Ten minutes before the break, the hosts had a great opportunity to open the scoring from a Ryan Stewart corner on the right. It was met by the head of Ewan Moyes, who rose highest, but the ball went just over the bar.
Five minutes after that, Stranraer created a similar opportunity when Sean Winter’s right wing corner found Michael Dunlop, whose shot was saved by Nelson. The visitors were applying pressure to the Brechin back line and Grant Gallagher was unlucky when his shot from distance just cleared the bar.
Then, three minutes from the break, Armand One whose hold up play and lay offs had been impressive, managed to get a shot in from the edge of the box that had plenty of swerve, but was saved by Nelson.
As we entered into the last minute of the first half, the Stranraer pressure paid off. Sean Winter’s cross on the left found Armand One in the box and with his back to goal, he controlled the ball before turning to hook a powerful shot high past Nelson’s left hand post to make it 1-0.
It was maybe harsh on Brechin who deserved to be at least level going into the half time break. We had stood at the half way line, next to the famous Glebe Park hedge, to watch the game during the first half. We went over to the food bar next to the big stand, which is behind the home goal and opted to sit in there for the second half. Just before the game resumed, one of the Stranraer substitutes fired a shot that hit a seat along from us and it smashed into about forty pieces. I very much doubt he could have achieved this had he tried it again!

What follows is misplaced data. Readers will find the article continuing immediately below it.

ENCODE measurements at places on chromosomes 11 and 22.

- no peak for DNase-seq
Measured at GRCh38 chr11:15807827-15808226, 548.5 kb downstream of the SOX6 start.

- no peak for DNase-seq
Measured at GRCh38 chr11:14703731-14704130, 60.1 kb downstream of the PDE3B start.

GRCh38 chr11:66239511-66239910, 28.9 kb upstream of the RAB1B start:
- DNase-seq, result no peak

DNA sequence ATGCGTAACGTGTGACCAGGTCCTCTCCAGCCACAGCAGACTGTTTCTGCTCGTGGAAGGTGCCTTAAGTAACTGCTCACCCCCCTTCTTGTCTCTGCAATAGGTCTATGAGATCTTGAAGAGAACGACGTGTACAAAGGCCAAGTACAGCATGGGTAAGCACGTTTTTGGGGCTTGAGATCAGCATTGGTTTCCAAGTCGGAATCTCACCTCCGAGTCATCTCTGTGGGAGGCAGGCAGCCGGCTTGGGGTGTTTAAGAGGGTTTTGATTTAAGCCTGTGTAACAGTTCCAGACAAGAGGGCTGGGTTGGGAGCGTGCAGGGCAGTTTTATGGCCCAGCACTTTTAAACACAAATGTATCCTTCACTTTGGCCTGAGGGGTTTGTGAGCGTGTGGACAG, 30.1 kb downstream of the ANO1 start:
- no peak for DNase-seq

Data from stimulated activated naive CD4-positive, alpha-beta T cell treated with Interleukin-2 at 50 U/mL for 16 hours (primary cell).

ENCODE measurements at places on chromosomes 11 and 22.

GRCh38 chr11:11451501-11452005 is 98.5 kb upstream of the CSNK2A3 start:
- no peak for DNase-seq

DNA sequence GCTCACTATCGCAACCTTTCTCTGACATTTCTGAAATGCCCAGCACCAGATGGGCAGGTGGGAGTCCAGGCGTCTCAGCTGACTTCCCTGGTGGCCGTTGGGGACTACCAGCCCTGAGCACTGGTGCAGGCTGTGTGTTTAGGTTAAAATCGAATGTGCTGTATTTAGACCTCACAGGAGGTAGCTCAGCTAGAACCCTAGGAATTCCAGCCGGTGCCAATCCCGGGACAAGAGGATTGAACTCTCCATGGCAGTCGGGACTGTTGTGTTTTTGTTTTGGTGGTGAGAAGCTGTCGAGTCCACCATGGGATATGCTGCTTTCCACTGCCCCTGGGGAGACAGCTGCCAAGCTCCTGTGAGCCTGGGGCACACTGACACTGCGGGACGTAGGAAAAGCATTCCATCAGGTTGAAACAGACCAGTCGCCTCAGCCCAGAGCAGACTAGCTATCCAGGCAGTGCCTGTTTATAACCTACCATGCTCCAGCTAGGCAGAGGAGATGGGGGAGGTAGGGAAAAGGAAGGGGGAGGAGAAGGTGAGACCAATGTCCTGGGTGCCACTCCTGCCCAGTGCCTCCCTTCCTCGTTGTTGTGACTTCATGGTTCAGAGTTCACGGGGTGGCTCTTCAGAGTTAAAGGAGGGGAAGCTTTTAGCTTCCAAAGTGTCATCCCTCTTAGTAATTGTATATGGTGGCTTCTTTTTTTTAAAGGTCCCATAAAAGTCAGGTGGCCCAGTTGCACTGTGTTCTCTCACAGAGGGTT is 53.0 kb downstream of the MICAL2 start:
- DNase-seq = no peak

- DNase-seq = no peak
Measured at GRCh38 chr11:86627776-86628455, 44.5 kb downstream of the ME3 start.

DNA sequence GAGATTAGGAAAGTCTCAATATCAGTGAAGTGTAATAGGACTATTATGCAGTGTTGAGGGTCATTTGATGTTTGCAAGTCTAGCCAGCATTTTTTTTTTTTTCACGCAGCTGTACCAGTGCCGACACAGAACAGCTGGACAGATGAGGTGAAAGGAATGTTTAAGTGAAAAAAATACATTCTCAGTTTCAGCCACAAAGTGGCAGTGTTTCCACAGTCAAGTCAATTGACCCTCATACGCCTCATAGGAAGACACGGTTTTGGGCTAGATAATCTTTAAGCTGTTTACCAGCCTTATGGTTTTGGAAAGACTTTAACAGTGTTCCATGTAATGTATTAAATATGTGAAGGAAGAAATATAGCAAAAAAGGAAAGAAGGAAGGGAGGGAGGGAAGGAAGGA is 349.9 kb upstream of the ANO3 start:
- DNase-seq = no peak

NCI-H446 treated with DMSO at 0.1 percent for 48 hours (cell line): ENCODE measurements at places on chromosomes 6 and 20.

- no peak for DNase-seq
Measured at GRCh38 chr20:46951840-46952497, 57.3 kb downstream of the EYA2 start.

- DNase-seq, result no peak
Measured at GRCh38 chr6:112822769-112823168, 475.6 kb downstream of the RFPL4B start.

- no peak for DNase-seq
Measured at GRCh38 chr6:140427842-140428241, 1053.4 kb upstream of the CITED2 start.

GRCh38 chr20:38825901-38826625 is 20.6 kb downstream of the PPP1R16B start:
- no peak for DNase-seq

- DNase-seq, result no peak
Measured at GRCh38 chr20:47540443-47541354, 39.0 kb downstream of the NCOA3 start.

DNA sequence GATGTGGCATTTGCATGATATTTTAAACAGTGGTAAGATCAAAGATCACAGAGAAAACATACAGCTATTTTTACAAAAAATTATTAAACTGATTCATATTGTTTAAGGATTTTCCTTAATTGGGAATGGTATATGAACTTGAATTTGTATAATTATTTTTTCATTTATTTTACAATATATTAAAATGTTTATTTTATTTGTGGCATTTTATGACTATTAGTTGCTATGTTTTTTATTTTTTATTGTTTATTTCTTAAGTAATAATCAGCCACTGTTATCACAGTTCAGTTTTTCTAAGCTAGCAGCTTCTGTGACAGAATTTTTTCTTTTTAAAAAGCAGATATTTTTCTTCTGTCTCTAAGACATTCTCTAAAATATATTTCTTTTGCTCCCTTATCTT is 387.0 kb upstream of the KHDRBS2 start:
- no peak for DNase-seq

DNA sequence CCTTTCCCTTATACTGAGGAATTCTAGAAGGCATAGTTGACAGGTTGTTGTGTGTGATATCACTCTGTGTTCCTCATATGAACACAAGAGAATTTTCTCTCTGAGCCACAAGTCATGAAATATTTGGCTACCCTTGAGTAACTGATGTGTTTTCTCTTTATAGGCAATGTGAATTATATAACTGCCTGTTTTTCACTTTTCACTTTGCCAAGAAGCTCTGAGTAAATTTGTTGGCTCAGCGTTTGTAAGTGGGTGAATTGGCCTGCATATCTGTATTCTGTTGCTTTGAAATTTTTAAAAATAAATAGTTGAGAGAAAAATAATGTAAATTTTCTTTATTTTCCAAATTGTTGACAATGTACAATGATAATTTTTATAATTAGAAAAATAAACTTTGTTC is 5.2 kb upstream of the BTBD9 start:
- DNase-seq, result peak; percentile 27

The light wind that had been prevalent earlier, died down, which would hopefully help the players too. Brechin made a switch at the break with David McKenna replacing Gary Fusco, but it was Stranraer who asserted the early pressure. Craig Malcolm found himself in a great position to score when he was charging through on Craig Nelson five minutes after the restart. His shot was blocked by the ‘keeper and the rebound from Lloyd Kinnaird looked goal bound, but was cleared to safety by Moyes.
Armand One nearly grabbed his and Stranraer’s second goal on fifty five minutes, when his header dropped just over the bar from a Chris Aitken cross on the right wing. The visitors would rue their missed opportunities as Brechin equalised just before the hour mark. A good run and cross by Jonathan Brown on the left was picked up by Andy Jackson whose low right foot shot beat Mitchell at his right hand post to make it 1-1.
Mitchell then turned a Trouten shot away for a corner and a Moyes header went wide of the post, as Brechin pressed for more goals. At the other end, Stranraer had their claims for a penalty waved away by referee Stephen Finnie, after an alleged hand ball in the box from an Aitken cross.
As we entered the last quarter of the game, Stranraer made two attacking substitutions a few minutes apart, with Darren Gribben replacing Sean Winter and Michael Moore on for Armand One.